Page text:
I also think there are important lessons universities can learn from publishers when it comes to content. In particular, Higher Education institutions need to realize that their future lies in reimagining themselves as content companies rather than organizations driven by a single product. Just as publishers are abandoning their identities as single-product companies (as did media companies before them), universities can increase their brand value and audience reach by unbundling their content and expertise to create and distribute new products.
This sentiment is echoed in Donald Clark's post about what universities might learn from Netflix, and an important part of the rethinking of Higher Education. Beyond content and expertise of course, there's plenty of speculation related instructional delivery. Should universities and colleges become more involved with nanodegrees and certificates? Targeted MOOCs may also be an answer, but these days there seems to be more discussion about the "O" (online and open) than the "M" (massive), and from my limited perspective of the map, that makes plenty of sense. And, if you're in the camp that thinks getting some data and historical perspective helps make good decisions, you probably want to take a look at Ithaka S+R's Online Learning in Postsecondary Education: A Review of the Empirical Literature (2013–2014).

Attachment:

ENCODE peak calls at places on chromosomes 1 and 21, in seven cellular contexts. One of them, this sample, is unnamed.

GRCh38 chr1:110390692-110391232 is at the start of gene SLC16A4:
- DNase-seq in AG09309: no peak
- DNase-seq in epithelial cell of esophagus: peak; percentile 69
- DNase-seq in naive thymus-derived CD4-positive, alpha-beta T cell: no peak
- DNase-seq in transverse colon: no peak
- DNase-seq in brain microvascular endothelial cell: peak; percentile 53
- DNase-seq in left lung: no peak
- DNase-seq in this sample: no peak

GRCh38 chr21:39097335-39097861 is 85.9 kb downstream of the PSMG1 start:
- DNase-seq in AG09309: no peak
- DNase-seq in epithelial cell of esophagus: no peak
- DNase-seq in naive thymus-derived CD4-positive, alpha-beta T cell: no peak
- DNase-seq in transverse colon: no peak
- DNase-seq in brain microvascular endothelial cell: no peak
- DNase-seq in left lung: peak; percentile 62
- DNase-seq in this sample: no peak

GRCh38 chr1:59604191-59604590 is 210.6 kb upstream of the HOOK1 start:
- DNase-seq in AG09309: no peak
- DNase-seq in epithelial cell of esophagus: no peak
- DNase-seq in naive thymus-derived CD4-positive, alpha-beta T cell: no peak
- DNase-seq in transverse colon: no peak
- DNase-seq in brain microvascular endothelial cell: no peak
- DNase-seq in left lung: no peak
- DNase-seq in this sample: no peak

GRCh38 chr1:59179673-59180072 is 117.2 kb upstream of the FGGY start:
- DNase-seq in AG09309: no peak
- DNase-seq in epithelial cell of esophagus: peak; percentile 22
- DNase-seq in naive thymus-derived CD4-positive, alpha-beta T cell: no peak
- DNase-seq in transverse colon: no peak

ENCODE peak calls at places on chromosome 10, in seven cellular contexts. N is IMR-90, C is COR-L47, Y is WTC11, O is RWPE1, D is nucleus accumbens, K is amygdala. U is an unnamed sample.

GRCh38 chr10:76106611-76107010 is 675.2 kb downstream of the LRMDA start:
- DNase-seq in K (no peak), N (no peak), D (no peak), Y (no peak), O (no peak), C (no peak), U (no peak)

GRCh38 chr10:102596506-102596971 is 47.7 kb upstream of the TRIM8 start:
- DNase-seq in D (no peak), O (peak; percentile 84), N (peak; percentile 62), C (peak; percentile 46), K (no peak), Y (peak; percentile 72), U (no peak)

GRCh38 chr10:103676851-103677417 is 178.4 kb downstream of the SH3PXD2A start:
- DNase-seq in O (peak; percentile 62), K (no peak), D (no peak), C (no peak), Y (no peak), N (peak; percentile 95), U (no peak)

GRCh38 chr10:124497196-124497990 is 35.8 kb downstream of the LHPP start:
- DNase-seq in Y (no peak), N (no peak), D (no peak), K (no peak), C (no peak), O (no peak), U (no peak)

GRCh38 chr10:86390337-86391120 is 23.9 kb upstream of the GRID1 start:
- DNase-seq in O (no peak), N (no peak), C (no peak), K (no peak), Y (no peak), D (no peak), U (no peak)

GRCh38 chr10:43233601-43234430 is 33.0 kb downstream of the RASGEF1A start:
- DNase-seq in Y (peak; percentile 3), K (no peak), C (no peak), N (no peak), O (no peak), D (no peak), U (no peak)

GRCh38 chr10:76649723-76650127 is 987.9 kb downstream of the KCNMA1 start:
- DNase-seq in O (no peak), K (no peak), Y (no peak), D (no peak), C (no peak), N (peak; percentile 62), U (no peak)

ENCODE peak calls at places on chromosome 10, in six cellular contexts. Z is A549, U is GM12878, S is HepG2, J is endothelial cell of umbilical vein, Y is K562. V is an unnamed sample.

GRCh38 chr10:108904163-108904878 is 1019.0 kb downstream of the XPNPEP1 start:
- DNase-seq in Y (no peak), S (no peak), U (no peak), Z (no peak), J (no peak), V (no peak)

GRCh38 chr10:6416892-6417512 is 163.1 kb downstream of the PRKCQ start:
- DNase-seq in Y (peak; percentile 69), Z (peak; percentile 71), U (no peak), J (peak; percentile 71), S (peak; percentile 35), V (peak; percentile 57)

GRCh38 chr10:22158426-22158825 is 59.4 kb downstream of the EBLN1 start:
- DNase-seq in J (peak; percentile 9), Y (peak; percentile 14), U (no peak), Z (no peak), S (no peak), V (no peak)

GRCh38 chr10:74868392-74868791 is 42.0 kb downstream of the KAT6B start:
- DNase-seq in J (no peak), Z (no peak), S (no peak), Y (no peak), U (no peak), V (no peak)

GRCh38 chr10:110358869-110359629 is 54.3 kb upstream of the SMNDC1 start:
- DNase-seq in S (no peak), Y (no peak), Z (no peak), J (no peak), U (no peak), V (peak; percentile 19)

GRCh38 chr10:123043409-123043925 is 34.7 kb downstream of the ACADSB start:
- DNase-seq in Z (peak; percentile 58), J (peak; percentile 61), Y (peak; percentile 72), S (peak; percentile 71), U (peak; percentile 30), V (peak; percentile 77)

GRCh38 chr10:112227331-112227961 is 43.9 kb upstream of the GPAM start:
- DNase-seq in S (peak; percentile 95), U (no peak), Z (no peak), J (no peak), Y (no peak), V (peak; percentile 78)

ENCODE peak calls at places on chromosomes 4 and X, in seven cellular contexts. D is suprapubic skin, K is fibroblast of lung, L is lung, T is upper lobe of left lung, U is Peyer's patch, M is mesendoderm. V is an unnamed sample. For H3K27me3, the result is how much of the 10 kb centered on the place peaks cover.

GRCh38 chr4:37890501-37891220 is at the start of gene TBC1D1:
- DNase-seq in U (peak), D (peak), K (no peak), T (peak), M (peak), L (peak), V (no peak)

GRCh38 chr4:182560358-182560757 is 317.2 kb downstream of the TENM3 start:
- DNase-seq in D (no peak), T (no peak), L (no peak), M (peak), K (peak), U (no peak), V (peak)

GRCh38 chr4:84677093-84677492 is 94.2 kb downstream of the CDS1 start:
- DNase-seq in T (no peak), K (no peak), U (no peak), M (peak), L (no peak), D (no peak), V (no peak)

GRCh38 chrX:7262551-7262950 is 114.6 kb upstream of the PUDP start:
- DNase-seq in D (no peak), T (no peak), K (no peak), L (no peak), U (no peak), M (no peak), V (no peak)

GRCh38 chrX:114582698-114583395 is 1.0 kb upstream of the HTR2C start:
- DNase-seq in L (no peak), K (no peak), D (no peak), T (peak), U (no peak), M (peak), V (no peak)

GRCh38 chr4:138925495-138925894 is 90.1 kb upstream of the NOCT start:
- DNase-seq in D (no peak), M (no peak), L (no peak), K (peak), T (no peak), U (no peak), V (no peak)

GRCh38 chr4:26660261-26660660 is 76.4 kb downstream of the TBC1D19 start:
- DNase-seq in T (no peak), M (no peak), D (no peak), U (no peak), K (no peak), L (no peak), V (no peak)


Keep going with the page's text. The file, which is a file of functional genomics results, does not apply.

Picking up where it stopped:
Of course, I think we often get so caught up in "what" questions around educational products that we don't spend enough time talking about the "how." Maybe this is because almost anyone, regardless of their training and domain expertise, can opine on the the best business models for online learning. How we actually design and deliver meaningful learning experiences, however, is something that requires deeper levels of experience and understanding. If you're interested in going a bit "deeper," Stephen Downes' presentations are always a good place to start. His latest, Learning and Connectivism in MOOCs, is specific, provides a good background understanding about online learning and what we can achieve through different pedagogical models.
Finally, I would be remiss if I didn't point out that our perspectives on the future are inevitably shaped by present events. For example, community concern about the future of Higher Education has certainly been heightened in recent weeks by news about privatizing community colleges in Arizona and Vermont cuts at Lyndon State College in Vermont.But we should always temper our hype and anxiety about the future with a healthy dose of the past. I recommend looking back at Phil Hill's forecasts for the LMS market between 2011-2014. As Phil points out, he describes patterns and trends and then tries to describe the implications. The patterns he sees are often widely to Higher Education beyond the realm of the LMS. As for Audrey's post calculators, how can you not want to walk down memory lane with an article that begins with, "Arguably one of the most controversial pieces of education technology to enter the classroom has been the calculator."
Present and Past Perspectives